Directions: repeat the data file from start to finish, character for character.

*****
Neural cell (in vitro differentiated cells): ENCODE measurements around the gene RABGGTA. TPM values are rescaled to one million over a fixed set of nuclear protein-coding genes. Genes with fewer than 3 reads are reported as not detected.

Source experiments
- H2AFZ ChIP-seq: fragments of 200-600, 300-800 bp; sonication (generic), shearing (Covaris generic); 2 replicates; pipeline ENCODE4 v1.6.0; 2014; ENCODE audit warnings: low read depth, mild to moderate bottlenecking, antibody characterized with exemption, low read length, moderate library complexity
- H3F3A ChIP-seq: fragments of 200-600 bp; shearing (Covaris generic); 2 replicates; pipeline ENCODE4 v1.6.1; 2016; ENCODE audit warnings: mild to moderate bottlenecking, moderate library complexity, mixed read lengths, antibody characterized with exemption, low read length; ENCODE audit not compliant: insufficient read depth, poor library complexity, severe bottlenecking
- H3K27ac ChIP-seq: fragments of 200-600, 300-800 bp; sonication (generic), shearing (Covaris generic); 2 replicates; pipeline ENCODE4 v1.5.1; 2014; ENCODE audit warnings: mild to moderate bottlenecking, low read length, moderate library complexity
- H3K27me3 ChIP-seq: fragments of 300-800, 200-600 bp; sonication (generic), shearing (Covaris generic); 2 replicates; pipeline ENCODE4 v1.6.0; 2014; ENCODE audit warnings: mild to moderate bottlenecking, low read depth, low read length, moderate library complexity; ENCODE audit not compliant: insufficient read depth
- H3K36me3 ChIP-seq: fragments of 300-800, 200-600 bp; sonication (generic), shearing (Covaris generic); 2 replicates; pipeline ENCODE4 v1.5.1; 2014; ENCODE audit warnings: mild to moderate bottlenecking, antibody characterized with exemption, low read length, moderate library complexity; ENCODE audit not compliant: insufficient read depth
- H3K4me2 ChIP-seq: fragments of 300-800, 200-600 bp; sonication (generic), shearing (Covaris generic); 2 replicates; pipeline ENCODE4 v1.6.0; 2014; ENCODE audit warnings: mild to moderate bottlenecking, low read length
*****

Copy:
Neural cell (in vitro differentiated cells): ENCODE measurements around the gene RABGGTA. TPM values are rescaled to one million over a fixed set of nuclear protein-coding genes. Genes with fewer than 3 reads are reported as not detected.

Source experiments
- H2AFZ ChIP-seq: fragments of 200-600, 300-800 bp; sonication (generic), shearing (Covaris generic); 2 replicates; pipeline ENCODE4 v1.6.0; 2014; ENCODE audit warnings: low read depth, mild to moderate bottlenecking, antibody characterized with exemption, low read length, moderate library complexity
- H3F3A ChIP-seq: fragments of 200-600 bp; shearing (Covaris generic); 2 replicates; pipeline ENCODE4 v1.6.1; 2016; ENCODE audit warnings: mild to moderate bottlenecking, moderate library complexity, mixed read lengths, antibody characterized with exemption, low read length; ENCODE audit not compliant: insufficient read depth, poor library complexity, severe bottlenecking
- H3K27ac ChIP-seq: fragments of 200-600, 300-800 bp; sonication (generic), shearing (Covaris generic); 2 replicates; pipeline ENCODE4 v1.5.1; 2014; ENCODE audit warnings: mild to moderate bottlenecking, low read length, moderate library complexity
- H3K27me3 ChIP-seq: fragments of 300-800, 200-600 bp; sonication (generic), shearing (Covaris generic); 2 replicates; pipeline ENCODE4 v1.6.0; 2014; ENCODE audit warnings: mild to moderate bottlenecking, low read depth, low read length, moderate library complexity; ENCODE audit not compliant: insufficient read depth
- H3K36me3 ChIP-seq: fragments of 300-800, 200-600 bp; sonication (generic), shearing (Covaris generic); 2 replicates; pipeline ENCODE4 v1.5.1; 2014; ENCODE audit warnings: mild to moderate bottlenecking, antibody characterized with exemption, low read length, moderate library complexity; ENCODE audit not compliant: insufficient read depth
- H3K4me2 ChIP-seq: fragments of 300-800, 200-600 bp; sonication (generic), shearing (Covaris generic); 2 replicates; pipeline ENCODE4 v1.6.0; 2014; ENCODE audit warnings: mild to moderate bottlenecking, low read length